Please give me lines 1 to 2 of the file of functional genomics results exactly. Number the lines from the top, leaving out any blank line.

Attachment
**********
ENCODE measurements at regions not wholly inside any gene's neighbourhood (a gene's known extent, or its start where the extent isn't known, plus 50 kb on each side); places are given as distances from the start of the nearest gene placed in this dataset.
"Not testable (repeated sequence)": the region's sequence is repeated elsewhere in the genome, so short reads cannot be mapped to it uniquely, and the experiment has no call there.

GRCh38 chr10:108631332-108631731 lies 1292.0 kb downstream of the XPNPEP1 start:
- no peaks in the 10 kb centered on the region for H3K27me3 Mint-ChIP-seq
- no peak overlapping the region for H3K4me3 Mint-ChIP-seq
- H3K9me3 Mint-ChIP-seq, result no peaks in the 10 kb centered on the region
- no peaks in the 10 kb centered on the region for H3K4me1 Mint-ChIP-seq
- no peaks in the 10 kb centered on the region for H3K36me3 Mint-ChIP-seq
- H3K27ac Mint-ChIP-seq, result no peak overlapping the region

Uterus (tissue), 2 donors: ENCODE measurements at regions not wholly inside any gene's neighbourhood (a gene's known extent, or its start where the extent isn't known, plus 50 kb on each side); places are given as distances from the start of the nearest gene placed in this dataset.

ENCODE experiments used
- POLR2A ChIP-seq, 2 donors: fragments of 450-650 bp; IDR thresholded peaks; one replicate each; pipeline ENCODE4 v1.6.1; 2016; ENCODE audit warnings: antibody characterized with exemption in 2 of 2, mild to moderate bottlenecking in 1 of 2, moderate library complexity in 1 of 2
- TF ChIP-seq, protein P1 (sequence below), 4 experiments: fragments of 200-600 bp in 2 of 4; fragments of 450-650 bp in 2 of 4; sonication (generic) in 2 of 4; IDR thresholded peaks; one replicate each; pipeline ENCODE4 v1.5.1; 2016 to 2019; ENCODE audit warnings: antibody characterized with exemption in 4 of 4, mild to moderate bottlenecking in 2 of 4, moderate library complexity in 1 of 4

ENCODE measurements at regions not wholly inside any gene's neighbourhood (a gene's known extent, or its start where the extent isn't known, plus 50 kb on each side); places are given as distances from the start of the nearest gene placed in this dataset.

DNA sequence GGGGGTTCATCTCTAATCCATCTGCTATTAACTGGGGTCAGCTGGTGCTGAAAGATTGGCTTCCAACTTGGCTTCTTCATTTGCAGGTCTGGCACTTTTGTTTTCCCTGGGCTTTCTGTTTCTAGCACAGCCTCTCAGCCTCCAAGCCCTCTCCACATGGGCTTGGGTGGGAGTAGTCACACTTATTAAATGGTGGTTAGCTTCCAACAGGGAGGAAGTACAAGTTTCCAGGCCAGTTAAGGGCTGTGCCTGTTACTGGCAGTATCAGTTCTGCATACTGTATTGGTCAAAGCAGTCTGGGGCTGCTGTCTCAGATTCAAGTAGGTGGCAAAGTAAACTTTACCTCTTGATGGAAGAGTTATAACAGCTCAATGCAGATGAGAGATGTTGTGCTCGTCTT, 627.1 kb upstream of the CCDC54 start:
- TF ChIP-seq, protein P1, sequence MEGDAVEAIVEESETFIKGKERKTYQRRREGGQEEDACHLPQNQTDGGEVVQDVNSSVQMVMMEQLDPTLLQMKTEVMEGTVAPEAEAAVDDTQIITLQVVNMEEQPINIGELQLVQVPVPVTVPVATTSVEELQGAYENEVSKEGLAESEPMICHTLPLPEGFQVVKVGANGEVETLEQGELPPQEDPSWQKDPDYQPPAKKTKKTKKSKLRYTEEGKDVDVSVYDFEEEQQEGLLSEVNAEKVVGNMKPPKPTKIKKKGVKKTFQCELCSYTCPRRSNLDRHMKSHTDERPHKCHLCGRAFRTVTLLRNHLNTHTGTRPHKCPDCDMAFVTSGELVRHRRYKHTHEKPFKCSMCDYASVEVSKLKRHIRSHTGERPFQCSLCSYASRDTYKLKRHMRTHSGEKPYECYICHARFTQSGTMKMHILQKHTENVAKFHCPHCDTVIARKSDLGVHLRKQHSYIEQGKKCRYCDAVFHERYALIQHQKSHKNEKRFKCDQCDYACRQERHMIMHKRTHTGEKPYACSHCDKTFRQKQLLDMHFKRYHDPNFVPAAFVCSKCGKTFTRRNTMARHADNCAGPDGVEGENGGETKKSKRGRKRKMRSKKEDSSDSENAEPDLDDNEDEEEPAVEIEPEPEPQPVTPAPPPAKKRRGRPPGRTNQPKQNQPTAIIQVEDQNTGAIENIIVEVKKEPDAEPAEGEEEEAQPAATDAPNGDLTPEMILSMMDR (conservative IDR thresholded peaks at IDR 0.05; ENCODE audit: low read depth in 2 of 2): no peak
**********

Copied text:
ENCODE measurements at regions not wholly inside any gene's neighbourhood (a gene's known extent, or its start where the extent isn't known, plus 50 kb on each side); places are given as distances from the start of the nearest gene placed in this dataset.
"Not testable (repeated sequence)": the region's sequence is repeated elsewhere in the genome, so short reads cannot be mapped to it uniquely, and the experiment has no call there.